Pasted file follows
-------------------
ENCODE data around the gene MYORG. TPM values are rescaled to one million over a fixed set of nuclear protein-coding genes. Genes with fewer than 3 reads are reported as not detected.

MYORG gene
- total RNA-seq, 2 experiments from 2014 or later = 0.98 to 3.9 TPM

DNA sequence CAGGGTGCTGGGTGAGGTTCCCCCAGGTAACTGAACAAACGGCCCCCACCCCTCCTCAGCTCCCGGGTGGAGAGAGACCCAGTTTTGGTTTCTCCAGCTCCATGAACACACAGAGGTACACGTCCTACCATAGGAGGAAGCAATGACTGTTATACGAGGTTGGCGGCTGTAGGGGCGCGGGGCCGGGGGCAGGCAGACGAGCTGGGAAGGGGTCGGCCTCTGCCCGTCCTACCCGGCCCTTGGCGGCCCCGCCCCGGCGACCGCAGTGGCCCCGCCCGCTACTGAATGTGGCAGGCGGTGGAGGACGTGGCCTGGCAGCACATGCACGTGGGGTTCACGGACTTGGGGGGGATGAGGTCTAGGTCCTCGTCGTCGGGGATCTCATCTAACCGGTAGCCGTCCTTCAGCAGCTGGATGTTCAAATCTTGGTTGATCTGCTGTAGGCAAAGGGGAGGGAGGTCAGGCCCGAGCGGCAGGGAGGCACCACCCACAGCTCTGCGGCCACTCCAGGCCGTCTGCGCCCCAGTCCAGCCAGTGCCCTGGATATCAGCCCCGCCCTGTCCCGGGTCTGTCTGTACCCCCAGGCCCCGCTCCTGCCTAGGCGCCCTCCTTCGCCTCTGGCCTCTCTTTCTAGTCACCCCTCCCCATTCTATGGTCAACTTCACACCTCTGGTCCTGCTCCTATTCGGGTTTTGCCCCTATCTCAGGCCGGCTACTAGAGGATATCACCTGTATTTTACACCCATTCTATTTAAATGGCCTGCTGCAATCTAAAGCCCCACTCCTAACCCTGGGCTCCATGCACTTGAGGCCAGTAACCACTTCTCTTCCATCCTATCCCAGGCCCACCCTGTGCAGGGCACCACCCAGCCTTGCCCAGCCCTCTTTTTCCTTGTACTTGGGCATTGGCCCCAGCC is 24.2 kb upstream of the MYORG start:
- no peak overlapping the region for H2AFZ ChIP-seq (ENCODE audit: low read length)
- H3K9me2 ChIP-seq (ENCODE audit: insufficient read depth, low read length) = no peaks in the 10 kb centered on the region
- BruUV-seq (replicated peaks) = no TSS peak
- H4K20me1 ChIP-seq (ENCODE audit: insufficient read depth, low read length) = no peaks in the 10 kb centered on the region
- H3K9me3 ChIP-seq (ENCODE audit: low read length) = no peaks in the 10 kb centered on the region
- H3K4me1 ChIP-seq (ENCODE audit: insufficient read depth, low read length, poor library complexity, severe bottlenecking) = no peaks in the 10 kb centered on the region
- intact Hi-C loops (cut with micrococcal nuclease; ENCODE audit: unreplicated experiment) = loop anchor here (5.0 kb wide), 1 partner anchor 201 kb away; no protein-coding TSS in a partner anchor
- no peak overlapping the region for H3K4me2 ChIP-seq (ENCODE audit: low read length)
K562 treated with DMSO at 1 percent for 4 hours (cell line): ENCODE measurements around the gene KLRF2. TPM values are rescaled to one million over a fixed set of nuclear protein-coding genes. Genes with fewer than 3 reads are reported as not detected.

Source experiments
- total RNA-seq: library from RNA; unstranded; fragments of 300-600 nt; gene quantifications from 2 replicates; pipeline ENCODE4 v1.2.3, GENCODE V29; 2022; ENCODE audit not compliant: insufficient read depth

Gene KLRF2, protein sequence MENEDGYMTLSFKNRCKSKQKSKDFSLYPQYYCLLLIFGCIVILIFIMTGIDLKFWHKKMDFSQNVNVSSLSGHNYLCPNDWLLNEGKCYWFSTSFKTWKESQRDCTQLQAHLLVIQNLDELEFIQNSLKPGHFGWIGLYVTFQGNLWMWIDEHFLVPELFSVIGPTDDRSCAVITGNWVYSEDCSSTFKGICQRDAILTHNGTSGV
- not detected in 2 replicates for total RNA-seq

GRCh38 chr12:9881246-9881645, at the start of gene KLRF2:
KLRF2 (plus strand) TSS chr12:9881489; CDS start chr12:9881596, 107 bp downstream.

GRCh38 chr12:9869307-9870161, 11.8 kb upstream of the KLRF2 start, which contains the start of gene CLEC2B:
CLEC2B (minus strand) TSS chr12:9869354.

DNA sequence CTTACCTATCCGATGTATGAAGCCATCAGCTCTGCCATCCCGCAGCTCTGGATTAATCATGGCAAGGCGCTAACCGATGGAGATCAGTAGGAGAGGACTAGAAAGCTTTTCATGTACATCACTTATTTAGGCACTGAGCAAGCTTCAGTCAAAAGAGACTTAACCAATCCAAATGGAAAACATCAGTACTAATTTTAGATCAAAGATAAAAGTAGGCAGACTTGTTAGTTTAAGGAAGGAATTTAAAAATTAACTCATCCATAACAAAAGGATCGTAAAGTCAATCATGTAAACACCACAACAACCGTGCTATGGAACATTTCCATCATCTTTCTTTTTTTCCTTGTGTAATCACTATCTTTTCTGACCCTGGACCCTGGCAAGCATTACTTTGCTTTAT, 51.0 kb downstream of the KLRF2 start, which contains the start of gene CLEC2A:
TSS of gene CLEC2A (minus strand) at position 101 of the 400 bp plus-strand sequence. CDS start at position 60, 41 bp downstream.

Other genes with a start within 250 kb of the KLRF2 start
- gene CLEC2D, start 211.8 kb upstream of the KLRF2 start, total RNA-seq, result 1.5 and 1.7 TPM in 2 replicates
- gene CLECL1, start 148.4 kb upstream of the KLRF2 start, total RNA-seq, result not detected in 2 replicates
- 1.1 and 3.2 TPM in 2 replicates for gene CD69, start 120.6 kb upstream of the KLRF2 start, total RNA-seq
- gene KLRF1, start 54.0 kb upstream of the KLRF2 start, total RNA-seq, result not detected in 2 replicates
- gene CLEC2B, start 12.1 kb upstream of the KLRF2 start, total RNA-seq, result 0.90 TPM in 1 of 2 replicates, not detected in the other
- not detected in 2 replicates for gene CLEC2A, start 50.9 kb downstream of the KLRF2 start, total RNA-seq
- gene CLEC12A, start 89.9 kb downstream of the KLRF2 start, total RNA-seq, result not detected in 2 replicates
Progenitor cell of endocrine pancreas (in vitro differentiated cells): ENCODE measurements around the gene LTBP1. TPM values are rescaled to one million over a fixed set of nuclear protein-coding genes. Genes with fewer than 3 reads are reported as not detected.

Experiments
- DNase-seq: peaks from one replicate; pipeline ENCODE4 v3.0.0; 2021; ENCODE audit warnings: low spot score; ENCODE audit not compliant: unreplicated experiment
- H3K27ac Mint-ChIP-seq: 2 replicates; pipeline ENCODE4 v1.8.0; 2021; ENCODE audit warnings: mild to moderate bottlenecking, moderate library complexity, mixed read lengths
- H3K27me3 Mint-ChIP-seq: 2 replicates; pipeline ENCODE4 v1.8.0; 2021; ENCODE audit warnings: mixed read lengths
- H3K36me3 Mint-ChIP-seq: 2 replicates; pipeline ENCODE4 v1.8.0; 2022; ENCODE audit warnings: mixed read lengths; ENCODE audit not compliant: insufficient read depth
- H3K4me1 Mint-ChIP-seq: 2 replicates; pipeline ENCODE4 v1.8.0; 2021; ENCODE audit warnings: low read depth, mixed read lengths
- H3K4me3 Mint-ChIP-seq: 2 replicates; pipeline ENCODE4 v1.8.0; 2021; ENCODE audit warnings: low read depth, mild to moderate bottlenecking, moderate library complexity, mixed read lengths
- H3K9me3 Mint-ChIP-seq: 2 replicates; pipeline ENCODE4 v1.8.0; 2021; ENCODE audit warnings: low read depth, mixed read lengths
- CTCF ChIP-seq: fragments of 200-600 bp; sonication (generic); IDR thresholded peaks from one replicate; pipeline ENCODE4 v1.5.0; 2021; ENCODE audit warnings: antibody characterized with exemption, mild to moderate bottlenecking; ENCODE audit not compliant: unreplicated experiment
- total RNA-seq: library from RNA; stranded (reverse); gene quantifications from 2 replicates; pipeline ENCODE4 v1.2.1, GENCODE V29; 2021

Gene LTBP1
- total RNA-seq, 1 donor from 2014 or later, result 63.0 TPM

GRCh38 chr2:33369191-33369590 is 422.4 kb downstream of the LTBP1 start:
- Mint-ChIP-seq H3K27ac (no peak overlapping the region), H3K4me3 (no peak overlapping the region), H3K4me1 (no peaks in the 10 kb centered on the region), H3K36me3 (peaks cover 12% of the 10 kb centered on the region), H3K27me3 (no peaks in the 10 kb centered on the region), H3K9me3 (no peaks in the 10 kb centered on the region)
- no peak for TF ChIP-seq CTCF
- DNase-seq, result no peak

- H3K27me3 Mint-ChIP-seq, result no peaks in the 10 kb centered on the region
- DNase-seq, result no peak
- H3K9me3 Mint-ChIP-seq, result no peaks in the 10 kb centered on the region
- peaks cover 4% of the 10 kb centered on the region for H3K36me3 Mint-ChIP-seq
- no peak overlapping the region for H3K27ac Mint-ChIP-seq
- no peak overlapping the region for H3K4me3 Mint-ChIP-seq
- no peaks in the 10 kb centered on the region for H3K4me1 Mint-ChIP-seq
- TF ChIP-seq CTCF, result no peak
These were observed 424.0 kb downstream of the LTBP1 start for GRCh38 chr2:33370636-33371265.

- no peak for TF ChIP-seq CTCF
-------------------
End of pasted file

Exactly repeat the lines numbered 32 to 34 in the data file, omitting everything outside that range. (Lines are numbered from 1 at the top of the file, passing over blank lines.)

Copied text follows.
Progenitor cell of endocrine pancreas (in vitro differentiated cells): ENCODE measurements around the gene LTBP1. TPM values are rescaled to one million over a fixed set of nuclear protein-coding genes. Genes with fewer than 3 reads are reported as not detected.

Experiments
- DNase-seq: peaks from one replicate; pipeline ENCODE4 v3.0.0; 2021; ENCODE audit warnings: low spot score; ENCODE audit not compliant: unreplicated experiment